Landlords Tax Services - Insights - Your UK bank account may be closing soon

Your UK bank account may be closing soon


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The Brexit effect

In November 2020 we published an article explaining why a number of UK banks were closing the accounts of customers living in the EU. That was a consequence of Brexit. The article is reproduced at the bottom of this newsletter.

We must now report that a number of other transactions are being frozen and in some cases accounts are being closed.

The Money Laundering effect

In recent months, the UK banks have come under pressure because of their perceived laxity in relation to money laundering. While the frequency of account closure due to EU Passport issues has diminished, there are more and more cases reported in the national press regarding innocent payments being frozen or blocked and accounts being closed for no apparent reason, with the funds in those accounts being retained for indeterminate periods of time by the banks.

The threshold for suspicious activity is very low and it is getting lower as the banks come under increasing pressure. It has particular impact on international transfers — even payment to (or from) HMRC can be delayed. To add insult to injury — once the funds (or even the whole account) are frozen, the bank is not allowed to give you a reason.

Once the funds have been blocked there is no easily predictable timescale for resolving the issue, and it is impossible to say whether the bank will close your account or simply reinstate the account and the funds.

We all understand the need to inhibit or prevent financial crime, but it does seem that the semi-automatic selection process being used by the banks is causing quite a bit damage to innocent parties. This is not just a UK problem. Nor is it a problem associated with the big banks. Recently one of the UK’s “challenger banks” was obliged to do the same and froze many customers accounts. Fortunately, they were unfrozen quite quickly.

How to prevent an account or transfer being frozen

It is almost impossible to have any influence over the bank of the other party, but you can ease the passage of a payment or receipt through your own bank by letting them know well in advance what to expect. For example, if you are expecting to receive a large amount of money from the sale of a property, tell them. Write a letter at each stage. Tell them which solicitor’s account is paying into your account. If you don’t, the bank’s computer is bound to consider the sudden arrival of, say £500,000 in your account, as being suspicious. Of course, there is no guarantee of success, but such action can only help.

For help with this or any other taxation matter, get in touch

The information contained in this article is believed to be correct at the time of publication. The content of this article is intended to be a brief summary of the principal points of the legislation or proposed legislation only, and it is provided for general guidance only. It may not take into account subsequent changes in the law and of necessity it omits much detail. Taxation is a complicated subject and is subject to change. You should only rely on advice prepared specifically for you. Neither the writer nor Landlords Tax Services Ltd can be held liable for any loss arising from any act or omission by you as a result of your understanding of this article. If the subject matter is of interest you should contact us to see if there is a relevant update, and to take professional advice which takes into account your circumstances.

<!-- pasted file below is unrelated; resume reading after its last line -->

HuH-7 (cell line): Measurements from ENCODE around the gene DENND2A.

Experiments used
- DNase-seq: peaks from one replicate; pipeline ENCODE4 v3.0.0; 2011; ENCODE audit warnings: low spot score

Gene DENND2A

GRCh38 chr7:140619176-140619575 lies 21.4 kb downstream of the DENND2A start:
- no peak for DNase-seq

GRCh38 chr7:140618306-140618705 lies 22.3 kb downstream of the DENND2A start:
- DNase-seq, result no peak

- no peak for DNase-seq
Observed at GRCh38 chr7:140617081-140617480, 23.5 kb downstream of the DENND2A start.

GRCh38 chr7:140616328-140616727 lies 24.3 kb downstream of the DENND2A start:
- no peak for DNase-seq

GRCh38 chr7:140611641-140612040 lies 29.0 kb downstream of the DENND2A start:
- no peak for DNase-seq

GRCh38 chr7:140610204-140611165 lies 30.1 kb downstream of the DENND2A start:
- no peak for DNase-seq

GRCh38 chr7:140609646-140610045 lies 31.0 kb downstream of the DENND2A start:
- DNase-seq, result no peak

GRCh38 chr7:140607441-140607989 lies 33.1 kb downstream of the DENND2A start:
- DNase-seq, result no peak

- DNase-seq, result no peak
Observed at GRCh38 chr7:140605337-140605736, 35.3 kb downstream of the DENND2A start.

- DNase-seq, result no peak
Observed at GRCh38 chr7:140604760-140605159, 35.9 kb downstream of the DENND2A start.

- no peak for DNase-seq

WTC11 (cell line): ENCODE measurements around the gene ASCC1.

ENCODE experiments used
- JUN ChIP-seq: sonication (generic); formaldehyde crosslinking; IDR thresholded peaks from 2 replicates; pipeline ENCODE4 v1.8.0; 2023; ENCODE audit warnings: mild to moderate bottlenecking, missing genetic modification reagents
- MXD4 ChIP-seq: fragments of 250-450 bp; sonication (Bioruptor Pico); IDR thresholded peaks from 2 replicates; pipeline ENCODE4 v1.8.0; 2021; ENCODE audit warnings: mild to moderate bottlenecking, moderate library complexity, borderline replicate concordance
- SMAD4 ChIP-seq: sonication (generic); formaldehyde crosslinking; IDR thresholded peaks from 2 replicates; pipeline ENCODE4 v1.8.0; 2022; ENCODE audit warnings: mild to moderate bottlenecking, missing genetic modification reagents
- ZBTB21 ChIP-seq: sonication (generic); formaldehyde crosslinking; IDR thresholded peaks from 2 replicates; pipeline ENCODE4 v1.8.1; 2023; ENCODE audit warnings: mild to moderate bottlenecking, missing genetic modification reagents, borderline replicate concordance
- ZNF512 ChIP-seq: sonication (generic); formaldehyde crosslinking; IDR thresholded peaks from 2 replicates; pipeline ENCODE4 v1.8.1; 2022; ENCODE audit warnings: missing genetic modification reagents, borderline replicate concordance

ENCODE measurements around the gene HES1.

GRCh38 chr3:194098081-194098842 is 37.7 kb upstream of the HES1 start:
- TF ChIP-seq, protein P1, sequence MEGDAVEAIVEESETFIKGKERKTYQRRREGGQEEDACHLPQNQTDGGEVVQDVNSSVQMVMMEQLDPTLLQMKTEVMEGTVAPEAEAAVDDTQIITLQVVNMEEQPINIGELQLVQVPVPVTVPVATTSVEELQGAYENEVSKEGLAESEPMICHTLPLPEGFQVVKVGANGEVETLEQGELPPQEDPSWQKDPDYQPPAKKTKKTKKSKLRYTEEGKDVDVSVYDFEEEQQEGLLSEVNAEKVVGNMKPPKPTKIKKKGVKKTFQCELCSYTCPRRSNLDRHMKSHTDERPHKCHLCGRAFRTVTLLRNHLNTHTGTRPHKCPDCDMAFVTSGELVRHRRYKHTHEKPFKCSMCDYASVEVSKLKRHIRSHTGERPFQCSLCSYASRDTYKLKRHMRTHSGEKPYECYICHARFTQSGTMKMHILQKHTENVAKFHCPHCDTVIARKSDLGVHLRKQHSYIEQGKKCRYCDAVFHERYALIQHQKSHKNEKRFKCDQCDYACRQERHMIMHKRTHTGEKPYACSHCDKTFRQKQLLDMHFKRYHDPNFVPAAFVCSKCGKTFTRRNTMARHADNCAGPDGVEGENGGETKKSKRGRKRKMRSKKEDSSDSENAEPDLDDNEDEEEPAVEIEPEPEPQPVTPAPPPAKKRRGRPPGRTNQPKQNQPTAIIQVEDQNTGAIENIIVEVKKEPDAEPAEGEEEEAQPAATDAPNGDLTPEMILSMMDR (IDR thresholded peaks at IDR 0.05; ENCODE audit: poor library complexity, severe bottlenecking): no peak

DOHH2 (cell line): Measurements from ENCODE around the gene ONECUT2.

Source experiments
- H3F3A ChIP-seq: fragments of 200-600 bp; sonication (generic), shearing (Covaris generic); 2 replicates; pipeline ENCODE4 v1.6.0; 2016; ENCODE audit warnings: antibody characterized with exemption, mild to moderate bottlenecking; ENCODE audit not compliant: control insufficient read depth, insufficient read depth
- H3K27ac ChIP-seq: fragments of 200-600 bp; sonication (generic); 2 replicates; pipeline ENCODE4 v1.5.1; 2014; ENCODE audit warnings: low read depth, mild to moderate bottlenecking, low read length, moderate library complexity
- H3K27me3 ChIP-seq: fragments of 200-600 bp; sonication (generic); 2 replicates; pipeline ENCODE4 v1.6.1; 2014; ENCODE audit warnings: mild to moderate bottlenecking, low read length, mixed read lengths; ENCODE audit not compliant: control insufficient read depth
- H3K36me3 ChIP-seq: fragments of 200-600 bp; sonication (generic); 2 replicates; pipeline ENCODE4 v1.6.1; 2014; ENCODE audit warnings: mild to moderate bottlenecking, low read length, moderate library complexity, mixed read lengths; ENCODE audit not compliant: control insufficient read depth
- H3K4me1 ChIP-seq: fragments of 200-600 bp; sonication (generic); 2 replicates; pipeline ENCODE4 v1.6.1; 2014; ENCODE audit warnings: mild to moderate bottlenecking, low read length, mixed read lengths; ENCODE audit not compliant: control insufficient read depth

The following is our original article:

Tens of thousands of UK bank accounts and credit cards, held by individuals living in Europe, are set to close by 31st December 2020, as a result of Brexit.

Why is this happening?

The current rules for banks and financial services companies, called the “EU Passport”, are set to end by the end of the year. As a result, some UK banks have decided to close the bank accounts of some non-residents rather than apply for a new licence in each country.

What can I do if my account is closing?

If you have received a notification from your bank in which they have told you that they are closing your account, then there are a few alternatives:

  1. You may still be able to open another account with a different UK bank;
  2. You may be able to open a sterling (GBP) account with a bank in the country in which you reside (do not forget to factor in fees!); 
  3. You could consider opening an account online with a UK “challenger bank” or “mobile bank”. We are aware that some overseas clients have done this. Here is an article from Which (a leading consumer’s magazine), that includes a review of some of these new banks.

Banking arrangements are personal and so we cannot say whether any of these banks will suit your needs.

For help with this or any other taxation matter, get in touch

The information contained in this article is believed to be correct at the time of publication. The content of this article is intended to be a brief summary of the principal points of the legislation or proposed legislation only, and it is provided for general guidance only. It may not take into account subsequent changes in the law and of necessity it omits much detail. Taxation is a complicated subject and is subject to change. You should only rely on advice prepared specifically for you. Neither the writer nor Landlords Tax Services Ltd can be held liable for any loss arising from any act or omission by you as a result of your understanding of this article. If the subject matter is of interest you should contact us to see if there is a relevant update, and to take professional advice which takes into account your circumstances.

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